Valeant Unit Settles Sex Discrimination Claims For $7.2M

Law360, Los Angeles (July 12, 2016, 4:56 PM EDT) — Valeant-owned Medicis Pharmaceutical Corp. will pay $7.2 million to settle a class action alleging gender discrimination and other claims brought by female sales representatives of the medical cosmetics company, according to a final settlement order signed by a D.C. federal judge Monday. Continue reading

Former Marshalls assistant managers sue TJX Cos.

Two former assistant store managers who worked at Marshalls have filed suit in US District Court in Massachusetts against The TJX Companies and related entities, alleging that the company violates wage and hour laws.
The suit, filed Dec. 11, names Marshalls of MA, Inc.; Marmaxx Operating Corp., doing business as Marshalls HomeGoods; Marshalls; T.J. Maxx HomeGoods; and HomeGoods, Inc. The plaintiffs are seeking class action status and are seeking compensation for allegedly unpaid wages, damages and attorney’s fees.
According to the suit, Celina Roberts worked an assistant store manager at Marshall’s in Laredo, Texas. She was hired in May 2008 and promoted in June to the assistant manager position, the suit states. Roberts worked 60 to 70 hours a week and often worked six or seven days a week, according to the suit. As an assistant store manager, she did not receive overtime for working more than 40 hours, the suit said.
Her work was “largely unrelated to the management of the store,” the suit alleges. Rather, Roberts on a daily basis stocked merchandise, cleaned, worked the register, unloaded delivery trucks and the like, the suit alleges.
Roberts alleges she complained to the store manager and to a district manager that she should be paid for the hours she was working and said that, if she had known she would end up working as many hours as an assistant manager, she would have remained a back room coordinator, “performing almost identical duties, and receiving overtime pay,” the suit states.
Plaintiff Anthony Sciotto was hired as an operations assistant store manager at Marshalls in Westbury, N.Y., the suit states, and worked at various other Marshalls locations in New York. The suit alleges that Sciotto worked a minimum of 10 hours a day, five days a week, and at times, up to 70 hours a week.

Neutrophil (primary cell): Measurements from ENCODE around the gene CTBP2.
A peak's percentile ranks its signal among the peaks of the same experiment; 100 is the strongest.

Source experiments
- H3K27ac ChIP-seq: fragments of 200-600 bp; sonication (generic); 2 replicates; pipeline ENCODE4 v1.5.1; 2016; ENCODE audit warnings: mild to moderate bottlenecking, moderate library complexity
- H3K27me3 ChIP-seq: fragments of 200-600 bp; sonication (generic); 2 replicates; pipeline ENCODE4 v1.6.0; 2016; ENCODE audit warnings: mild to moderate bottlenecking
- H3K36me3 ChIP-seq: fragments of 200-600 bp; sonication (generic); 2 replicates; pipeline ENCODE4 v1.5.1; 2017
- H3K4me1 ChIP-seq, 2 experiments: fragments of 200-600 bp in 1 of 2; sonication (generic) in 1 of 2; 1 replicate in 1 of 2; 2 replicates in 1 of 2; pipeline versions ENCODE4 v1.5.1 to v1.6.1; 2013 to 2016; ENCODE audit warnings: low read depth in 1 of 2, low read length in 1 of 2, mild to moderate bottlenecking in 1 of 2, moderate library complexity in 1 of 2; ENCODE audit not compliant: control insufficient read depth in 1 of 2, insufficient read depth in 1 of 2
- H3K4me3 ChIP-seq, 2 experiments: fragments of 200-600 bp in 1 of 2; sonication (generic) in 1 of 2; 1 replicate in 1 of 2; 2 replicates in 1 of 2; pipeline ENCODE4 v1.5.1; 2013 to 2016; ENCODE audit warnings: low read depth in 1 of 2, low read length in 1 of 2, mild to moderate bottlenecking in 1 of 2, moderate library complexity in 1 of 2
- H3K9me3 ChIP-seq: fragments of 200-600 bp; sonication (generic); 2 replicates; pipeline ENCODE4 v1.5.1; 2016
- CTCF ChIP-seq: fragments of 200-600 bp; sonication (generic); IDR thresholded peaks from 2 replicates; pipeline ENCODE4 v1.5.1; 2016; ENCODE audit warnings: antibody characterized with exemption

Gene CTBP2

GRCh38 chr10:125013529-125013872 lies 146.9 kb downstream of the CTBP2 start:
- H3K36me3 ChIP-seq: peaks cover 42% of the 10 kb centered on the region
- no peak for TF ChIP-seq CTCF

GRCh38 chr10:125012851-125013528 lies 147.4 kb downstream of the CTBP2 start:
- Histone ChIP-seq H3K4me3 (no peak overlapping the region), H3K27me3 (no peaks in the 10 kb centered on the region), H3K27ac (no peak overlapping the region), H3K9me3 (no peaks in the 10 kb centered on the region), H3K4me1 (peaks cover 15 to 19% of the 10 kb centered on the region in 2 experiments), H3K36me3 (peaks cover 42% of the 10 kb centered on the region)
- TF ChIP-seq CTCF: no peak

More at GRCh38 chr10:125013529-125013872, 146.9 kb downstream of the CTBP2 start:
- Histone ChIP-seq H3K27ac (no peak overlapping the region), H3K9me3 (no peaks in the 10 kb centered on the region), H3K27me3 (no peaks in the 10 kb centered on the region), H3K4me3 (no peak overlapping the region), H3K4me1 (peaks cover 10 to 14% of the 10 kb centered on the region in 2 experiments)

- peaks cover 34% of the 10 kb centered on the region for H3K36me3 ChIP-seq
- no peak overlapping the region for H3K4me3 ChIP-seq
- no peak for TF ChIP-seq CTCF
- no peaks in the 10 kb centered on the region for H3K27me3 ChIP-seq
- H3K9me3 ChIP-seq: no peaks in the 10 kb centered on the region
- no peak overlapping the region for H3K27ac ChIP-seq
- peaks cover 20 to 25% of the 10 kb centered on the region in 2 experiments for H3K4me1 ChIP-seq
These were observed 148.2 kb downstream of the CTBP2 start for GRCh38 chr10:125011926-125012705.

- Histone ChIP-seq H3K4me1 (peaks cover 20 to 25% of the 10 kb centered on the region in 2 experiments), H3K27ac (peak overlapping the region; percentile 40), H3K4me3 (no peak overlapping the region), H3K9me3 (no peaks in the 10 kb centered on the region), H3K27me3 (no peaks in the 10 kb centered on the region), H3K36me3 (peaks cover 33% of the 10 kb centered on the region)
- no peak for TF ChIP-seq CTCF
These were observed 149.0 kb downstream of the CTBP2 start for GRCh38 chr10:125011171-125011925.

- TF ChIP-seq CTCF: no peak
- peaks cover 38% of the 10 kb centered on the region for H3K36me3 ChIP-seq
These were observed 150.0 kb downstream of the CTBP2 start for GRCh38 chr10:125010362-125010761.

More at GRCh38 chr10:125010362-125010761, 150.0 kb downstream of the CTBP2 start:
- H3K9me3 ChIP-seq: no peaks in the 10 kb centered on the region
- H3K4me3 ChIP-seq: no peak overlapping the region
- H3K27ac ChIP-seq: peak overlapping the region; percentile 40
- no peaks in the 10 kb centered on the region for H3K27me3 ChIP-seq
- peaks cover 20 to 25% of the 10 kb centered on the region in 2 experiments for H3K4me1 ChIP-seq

Like Roberts, the suit alleges, Sciotto largely was not performing managerial duties and was instead performing routine tasks such as stocking merchandise, unloading trucks “and other duties typically expected of hourly employees.”
Sciotto and other assistant store managers “had to perform such non-exempt duties because there were an insufficient number of hourly employees available to perform such tasks,” the suit said.
The suit alleges that Marshalls and HomeGoods stores operate under the same corporate policies and all assistant managers share the same uniform job descriptions.
A spokeswoman for The TJX Companies declined comment, citing company policy regarding pending litgiation.
The lawsuit in Massachusetts mirrors a separate case against T.J. Maxx in U.S. District Court for Eastern New York, which was filed in early 2011 by a former assistant manager in New York. Last November, a federal court judge in New York granted conditional certification for a collective action lawsuit, which is similar to a class-action suit, in that case.
The Massachusetts case against focuses on Marshalls and HomeGoods, rather than T.J. Maxx, but makes similar allegations against the Framingham company.
– Staff Writer Mary Moore, Boston Business Journal
Read the original article from Boston Business Journal here

$4M Settlement Awarded in Sara Lee Discrimination Case

Federal attorneys with the Equal Employment Opportunity Commission today announced a $4 million settlement for former workers at the now closed Sara Lee factory in Paris.
The settlement is said to be the largest in the history of the EEOC in Dallas involving a hostile work environment.
This past Febuary, the EEOC released its findings, the results of a two year investigation into complaints.
It found violations of civil rights, that black employees suffered intimidation, racial taunts such as being called the ‘N’ word,  and graffiti, and were steered into hazardous areas of the plant, exposing them to toxic materials.
More than two dozen workers from the now-shut down baking factory are part of the federal lawsuit.
Sara Lee, now a  subsidiary of Tyson, sent CBS11 a statement saying in part they’re “committed to treating team members with dignatiy and respect and have a policy against harassment and discrimination.”
While the company says it doesn’t agree with all of the allegations in this case, it believes it makes sense to resolve this matter.
– Originally published in CBS DFW